A privacy breach by a doctor at the Dr. Georges-L.-Dumont University Hospital Centre in Moncton is unprecedented, according to the head of the province's regulatory body for doctors.

Radiation oncologist Dr. Fernando Rojas accessed the files of 142 patients without their permission from hospital computers over a two-year period, dating back to 2010.

CBC News spoke with several of the affected patients and uncovered a pattern — they were all women in their early 20s to early 30s who are either current or past hospital employees.

Dr. Ed Schollenberg, registrar of the College of Physicians and Surgeons of New Brunswick, says no matter who the patients are, doctors must follow a code of ethics.

There is also legislation that clearly outlines boundaries when it comes to accessing patient medical files, he said.

TB patient

A doctor at the Dr. Georges-L.-Dumont University Hospital Centre gained unauthorized access to patient information, ranging from diagnosis to medicare number and address. (CBC)

The act, which came into effect in 2010, states: "A custodian shall not use personal health information except as authorized under this Division."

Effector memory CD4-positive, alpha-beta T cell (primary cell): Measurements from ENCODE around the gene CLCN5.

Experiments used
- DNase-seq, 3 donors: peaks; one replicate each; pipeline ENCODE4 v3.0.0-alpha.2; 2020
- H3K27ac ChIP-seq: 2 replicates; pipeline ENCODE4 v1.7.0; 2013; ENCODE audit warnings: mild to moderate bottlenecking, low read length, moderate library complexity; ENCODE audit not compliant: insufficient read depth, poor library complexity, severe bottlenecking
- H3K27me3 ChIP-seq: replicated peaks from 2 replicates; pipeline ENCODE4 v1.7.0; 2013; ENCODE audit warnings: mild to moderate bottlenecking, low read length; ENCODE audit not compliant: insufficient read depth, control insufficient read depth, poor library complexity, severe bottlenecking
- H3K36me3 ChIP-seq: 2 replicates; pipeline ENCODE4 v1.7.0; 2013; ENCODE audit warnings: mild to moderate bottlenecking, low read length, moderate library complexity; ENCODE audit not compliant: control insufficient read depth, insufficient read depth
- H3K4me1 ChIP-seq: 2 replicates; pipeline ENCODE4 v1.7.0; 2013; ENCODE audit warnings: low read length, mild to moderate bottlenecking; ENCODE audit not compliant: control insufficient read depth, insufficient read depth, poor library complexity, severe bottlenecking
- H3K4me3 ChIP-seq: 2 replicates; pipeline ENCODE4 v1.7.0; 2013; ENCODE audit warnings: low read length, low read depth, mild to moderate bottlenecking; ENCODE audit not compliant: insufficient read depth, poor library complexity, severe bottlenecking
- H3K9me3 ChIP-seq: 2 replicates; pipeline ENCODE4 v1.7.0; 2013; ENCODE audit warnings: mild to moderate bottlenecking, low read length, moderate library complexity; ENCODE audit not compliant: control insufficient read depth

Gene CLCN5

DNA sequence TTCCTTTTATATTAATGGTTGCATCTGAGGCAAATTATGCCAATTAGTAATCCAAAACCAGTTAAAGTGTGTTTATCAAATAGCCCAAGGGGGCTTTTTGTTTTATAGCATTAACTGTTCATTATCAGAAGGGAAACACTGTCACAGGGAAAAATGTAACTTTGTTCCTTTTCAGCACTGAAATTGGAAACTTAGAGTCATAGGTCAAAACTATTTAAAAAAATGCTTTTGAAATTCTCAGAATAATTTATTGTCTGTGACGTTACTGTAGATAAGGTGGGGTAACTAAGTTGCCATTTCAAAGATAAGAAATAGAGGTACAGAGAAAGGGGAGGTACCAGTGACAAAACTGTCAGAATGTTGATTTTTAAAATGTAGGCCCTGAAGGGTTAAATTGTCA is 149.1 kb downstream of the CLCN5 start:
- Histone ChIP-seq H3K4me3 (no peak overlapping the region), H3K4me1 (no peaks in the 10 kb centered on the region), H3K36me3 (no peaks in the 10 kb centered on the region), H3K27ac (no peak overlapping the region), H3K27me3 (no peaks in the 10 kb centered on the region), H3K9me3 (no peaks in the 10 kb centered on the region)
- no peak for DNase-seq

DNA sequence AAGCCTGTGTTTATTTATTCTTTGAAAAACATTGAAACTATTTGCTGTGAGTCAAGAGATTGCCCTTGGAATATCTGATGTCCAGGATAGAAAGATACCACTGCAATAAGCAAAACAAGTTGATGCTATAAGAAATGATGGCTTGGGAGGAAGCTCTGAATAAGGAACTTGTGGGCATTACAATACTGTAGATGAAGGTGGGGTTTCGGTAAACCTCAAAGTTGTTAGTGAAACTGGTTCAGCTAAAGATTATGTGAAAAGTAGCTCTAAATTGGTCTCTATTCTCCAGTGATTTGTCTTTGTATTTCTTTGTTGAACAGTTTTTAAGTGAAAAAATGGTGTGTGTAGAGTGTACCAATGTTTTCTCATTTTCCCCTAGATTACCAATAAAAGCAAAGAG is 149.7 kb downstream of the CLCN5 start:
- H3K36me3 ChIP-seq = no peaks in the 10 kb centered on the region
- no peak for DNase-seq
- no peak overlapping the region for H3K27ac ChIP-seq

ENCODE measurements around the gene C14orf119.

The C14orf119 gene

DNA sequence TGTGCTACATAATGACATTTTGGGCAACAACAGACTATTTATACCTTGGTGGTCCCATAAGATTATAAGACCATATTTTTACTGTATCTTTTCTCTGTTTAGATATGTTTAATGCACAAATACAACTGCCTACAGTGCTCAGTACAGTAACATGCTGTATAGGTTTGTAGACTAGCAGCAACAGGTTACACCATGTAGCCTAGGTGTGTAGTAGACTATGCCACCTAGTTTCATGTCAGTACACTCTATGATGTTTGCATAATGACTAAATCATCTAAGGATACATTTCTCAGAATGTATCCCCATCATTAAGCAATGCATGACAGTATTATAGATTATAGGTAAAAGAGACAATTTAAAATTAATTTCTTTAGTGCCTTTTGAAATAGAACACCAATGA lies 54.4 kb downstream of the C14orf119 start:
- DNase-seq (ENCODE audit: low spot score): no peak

It also stipulates that "every use by a custodian of personal health information shall be limited to the minimum amount of information necessary to accomplish the purpose for which it is used."

Investigation ongoing

The Vitalité Health Network and the provincial privacy commissioner's office are investigating.

Rojas continues to work in the hospital's oncology department, but his access to electronic files is limited and monitored.

The files contain a patient's basic information, such as address and date of birth, to more detailed reasons for referrals, diagnosis, tests and results.

The affected patients CBC News spoke to say they can't think of a reason Rojas needed to access their information.

While they worked with him at some point, they were not his patients and they want to know what his motivations were.

They say they're in shock, confused and want Vitalité and the privacy commissioner to get to the bottom of the situation.

The patients, who were recently notified by Vitalité about the breach, which was uncovered during a routine audit a year ago, can call the health authority's privacy office to find out when Rojas accessed their files, what information he may have looked at and how often.

Some of the women told CBC News Rojas looked at their file once, but in other cases, he looked multiple times, they said.

Vitalité says if disciplinary action is required, it will be taken after its investigation is complete.